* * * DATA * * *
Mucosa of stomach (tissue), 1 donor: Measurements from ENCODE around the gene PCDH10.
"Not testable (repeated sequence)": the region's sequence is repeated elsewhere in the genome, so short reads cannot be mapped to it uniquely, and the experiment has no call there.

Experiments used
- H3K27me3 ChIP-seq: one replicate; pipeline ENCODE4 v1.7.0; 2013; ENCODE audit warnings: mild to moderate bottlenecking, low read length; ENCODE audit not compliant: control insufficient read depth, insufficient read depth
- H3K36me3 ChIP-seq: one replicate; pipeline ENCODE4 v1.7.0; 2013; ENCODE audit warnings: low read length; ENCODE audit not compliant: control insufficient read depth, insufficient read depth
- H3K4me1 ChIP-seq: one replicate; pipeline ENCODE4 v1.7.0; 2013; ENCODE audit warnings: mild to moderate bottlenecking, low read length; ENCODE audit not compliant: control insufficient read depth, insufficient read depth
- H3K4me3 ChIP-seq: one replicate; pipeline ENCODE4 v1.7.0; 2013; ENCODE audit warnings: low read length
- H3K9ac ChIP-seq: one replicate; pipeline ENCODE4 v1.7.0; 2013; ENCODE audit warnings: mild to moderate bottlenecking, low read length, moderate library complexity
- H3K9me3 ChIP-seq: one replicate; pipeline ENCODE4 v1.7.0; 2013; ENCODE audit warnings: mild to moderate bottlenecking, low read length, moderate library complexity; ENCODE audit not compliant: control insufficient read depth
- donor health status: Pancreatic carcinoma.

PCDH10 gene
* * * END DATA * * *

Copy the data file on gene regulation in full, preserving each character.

Mucosa of stomach (tissue), 1 donor: Measurements from ENCODE around the gene PCDH10.
"Not testable (repeated sequence)": the region's sequence is repeated elsewhere in the genome, so short reads cannot be mapped to it uniquely, and the experiment has no call there.

Experiments used
- H3K27me3 ChIP-seq: one replicate; pipeline ENCODE4 v1.7.0; 2013; ENCODE audit warnings: mild to moderate bottlenecking, low read length; ENCODE audit not compliant: control insufficient read depth, insufficient read depth
- H3K36me3 ChIP-seq: one replicate; pipeline ENCODE4 v1.7.0; 2013; ENCODE audit warnings: low read length; ENCODE audit not compliant: control insufficient read depth, insufficient read depth
- H3K4me1 ChIP-seq: one replicate; pipeline ENCODE4 v1.7.0; 2013; ENCODE audit warnings: mild to moderate bottlenecking, low read length; ENCODE audit not compliant: control insufficient read depth, insufficient read depth
- H3K4me3 ChIP-seq: one replicate; pipeline ENCODE4 v1.7.0; 2013; ENCODE audit warnings: low read length
- H3K9ac ChIP-seq: one replicate; pipeline ENCODE4 v1.7.0; 2013; ENCODE audit warnings: mild to moderate bottlenecking, low read length, moderate library complexity
- H3K9me3 ChIP-seq: one replicate; pipeline ENCODE4 v1.7.0; 2013; ENCODE audit warnings: mild to moderate bottlenecking, low read length, moderate library complexity; ENCODE audit not compliant: control insufficient read depth
- donor health status: Pancreatic carcinoma.

PCDH10 gene